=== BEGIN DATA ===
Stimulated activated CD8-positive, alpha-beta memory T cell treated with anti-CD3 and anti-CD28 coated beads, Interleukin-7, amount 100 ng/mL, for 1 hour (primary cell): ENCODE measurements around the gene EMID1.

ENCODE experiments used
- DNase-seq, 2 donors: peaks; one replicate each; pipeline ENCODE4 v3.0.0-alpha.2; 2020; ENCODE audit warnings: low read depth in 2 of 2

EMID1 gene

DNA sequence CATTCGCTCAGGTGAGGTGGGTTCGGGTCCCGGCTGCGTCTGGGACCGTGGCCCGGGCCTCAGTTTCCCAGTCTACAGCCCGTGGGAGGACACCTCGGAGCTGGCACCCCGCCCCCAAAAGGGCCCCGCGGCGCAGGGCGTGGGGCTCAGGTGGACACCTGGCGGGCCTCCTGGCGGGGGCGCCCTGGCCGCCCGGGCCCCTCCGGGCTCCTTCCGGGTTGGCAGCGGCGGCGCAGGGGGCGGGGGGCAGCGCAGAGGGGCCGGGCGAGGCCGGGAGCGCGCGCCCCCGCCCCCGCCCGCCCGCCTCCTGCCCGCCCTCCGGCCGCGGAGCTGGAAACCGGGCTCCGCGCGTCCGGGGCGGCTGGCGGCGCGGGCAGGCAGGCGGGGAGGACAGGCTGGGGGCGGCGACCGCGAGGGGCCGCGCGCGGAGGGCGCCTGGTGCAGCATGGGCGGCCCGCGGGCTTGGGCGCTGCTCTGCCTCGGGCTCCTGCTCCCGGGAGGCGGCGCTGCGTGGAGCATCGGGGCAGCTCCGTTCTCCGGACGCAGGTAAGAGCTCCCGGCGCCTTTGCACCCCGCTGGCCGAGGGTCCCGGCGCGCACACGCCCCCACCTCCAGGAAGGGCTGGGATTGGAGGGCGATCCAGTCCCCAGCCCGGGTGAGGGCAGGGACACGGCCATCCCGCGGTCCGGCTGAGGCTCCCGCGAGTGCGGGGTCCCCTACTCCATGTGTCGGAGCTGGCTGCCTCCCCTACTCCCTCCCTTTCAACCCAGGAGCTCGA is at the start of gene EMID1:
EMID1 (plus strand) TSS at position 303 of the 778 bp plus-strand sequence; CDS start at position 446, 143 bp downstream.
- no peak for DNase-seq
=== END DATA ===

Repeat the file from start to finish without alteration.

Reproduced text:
Stimulated activated CD8-positive, alpha-beta memory T cell treated with anti-CD3 and anti-CD28 coated beads, Interleukin-7, amount 100 ng/mL, for 1 hour (primary cell): ENCODE measurements around the gene EMID1.

ENCODE experiments used
- DNase-seq, 2 donors: peaks; one replicate each; pipeline ENCODE4 v3.0.0-alpha.2; 2020; ENCODE audit warnings: low read depth in 2 of 2

EMID1 gene

DNA sequence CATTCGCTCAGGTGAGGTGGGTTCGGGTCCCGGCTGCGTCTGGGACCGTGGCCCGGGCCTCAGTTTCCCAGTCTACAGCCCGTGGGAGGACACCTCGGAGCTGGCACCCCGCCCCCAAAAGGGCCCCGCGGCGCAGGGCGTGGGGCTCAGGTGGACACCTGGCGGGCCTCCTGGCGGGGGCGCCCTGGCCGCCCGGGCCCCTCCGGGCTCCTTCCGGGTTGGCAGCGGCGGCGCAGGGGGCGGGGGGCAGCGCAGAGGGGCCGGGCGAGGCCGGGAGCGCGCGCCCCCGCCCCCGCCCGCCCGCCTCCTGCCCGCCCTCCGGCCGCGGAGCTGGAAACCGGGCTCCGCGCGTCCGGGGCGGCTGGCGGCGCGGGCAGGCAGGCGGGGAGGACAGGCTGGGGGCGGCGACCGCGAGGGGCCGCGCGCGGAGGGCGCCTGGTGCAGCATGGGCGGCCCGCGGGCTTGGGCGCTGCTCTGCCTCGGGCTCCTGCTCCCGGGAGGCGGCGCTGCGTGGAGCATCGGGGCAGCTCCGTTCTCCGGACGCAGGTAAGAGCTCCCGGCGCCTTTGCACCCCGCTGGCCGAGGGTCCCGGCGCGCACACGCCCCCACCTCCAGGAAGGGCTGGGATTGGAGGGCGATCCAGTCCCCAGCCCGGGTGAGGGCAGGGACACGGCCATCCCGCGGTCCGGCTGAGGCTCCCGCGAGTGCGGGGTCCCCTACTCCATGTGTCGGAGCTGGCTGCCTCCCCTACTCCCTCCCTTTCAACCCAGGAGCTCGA is at the start of gene EMID1:
EMID1 (plus strand) TSS at position 303 of the 778 bp plus-strand sequence; CDS start at position 446, 143 bp downstream.
- no peak for DNase-seq